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Underground climate change is every major city’s ‘silent hazard’

As global temperatures increase, above-ground heatwaves shouldn’t be our only concern. Researchers are uncovering that urban cities are experiencing rising temperatures underground – and that’s a major long-term problem.

By now, we’re all well aware that atmospheric climate change and global warming are causing major issues for natural environments, wild animal species, and the safety of humanity itself.

But research conducted in Chicago has revealed that the ground beneath major cities is heating up to such high temperatures that it is slowly becoming deformed.

This phenomenon is linked to ‘subsurface urban heat islands,’ which are domes of heat that engulf densely-populated cities – especially when they have limited greenery, sparse open space, dark concrete surfaces, and are producers of high levels of emissions.

According to a team of scientists at Northwestern University, a wide majority of modern buildings will be unable to withstand unstable ground as the situation worsens.

This is because underground materials, including soils, rocks and concrete, warp when subjected to significant temperature variations.

Learning about underground climate change

Researchers at Northwestern University used Chicago as a ‘living laboratory’ to investigate the impact that underground temperature variations have on modern buildings and infrastructure.

They installed more than 150 temperature sensors both above and below ground in the Chicago Loop – in basements, subway tunnels and under Grant Park – to test their theory.

What they found was that underground temperatures in this loop are often 10 degrees Celsius warmer than those beneath Grant Park. Surrounding air temperatures were also affected by this underground warmth.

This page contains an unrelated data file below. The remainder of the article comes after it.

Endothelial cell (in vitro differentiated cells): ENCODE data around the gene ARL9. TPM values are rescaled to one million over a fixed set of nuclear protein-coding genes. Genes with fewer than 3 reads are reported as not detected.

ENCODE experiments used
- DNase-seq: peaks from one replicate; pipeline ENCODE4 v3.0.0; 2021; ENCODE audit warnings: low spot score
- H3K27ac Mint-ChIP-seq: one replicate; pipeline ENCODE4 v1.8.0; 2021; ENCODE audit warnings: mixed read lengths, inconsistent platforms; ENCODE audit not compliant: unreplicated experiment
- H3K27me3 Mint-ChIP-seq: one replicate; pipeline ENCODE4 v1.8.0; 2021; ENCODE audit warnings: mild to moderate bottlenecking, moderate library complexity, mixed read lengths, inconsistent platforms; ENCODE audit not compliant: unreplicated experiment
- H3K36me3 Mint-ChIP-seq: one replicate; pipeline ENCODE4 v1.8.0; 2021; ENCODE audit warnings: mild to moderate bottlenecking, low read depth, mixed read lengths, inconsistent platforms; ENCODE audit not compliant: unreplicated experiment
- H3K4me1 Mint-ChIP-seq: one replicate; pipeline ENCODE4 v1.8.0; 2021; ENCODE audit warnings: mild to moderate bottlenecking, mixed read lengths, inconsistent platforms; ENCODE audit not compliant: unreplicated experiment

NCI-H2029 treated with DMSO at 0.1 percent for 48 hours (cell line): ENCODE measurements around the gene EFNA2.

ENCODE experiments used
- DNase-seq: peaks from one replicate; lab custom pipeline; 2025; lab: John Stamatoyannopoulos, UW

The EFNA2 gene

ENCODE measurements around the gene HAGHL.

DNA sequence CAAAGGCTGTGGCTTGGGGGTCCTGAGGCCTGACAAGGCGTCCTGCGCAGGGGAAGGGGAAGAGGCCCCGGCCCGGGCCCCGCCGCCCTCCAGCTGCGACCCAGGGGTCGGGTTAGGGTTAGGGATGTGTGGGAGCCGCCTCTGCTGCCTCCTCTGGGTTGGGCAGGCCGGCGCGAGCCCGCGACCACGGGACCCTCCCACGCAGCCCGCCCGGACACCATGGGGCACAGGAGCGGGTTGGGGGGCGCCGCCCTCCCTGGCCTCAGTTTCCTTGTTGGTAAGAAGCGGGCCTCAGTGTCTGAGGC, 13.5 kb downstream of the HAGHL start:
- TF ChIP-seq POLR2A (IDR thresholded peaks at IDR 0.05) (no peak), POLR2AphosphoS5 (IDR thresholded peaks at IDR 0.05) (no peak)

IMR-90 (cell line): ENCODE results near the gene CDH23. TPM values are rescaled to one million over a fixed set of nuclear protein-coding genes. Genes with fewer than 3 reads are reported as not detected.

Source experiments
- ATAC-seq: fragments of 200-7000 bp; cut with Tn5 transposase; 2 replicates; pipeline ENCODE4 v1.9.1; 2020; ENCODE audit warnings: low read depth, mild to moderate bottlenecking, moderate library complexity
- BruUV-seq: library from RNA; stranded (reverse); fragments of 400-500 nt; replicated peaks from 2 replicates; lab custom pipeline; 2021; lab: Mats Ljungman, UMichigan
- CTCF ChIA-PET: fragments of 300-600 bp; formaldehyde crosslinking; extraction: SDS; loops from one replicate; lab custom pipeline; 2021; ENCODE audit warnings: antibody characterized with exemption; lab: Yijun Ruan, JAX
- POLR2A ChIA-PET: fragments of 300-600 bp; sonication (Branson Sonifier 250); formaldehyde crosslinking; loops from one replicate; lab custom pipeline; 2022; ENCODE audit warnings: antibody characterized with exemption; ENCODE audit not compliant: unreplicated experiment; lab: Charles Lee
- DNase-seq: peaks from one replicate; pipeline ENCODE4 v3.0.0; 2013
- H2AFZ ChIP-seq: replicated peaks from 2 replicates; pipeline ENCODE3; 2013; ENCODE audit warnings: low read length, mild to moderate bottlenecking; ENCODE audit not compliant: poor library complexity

They could reach up to 25 degrees Celsius warmer compared to areas where ground temperatures were unchanged by human activity, such as the installation of subway systems and parking garages.

Northwestern professor Alessandro Rotta Loria said, ‘The ground is deforming as a result of temperature variations, and no existing civil structure or infrastructure is designed to withstand these variations.’

She continued, ‘Although this phenomenon is not necessarily dangerous for people’s safety, it will affect the normal day-to-day operations of foundation systems and civil infrastructure at large.’

This is not an isolated issue

The scientists at Northwestern pointed out that underground climate change is likely common in every dense urban city worldwide.

Where most cities today are becoming ‘subsurface urban heat islands,’ confirming whether they are experiencing underground climate change will need to be investigated on a ‘case by case basis’.

Though there’s no reason to panic immediately, it’s extremely important to understand how climate change driven by humanity activity isn’t just a surface-level issue.

As our environmental crisis continues to drive up the number of climate migrants who are forced to move away from coastal areas and inland to cities, urban areas will face increased pressure.

In tandem with reducing emissions and taking better care of our natural landscapes, architectural innovation will be vital in adapting to a world that is increasingly warming – above and below ground.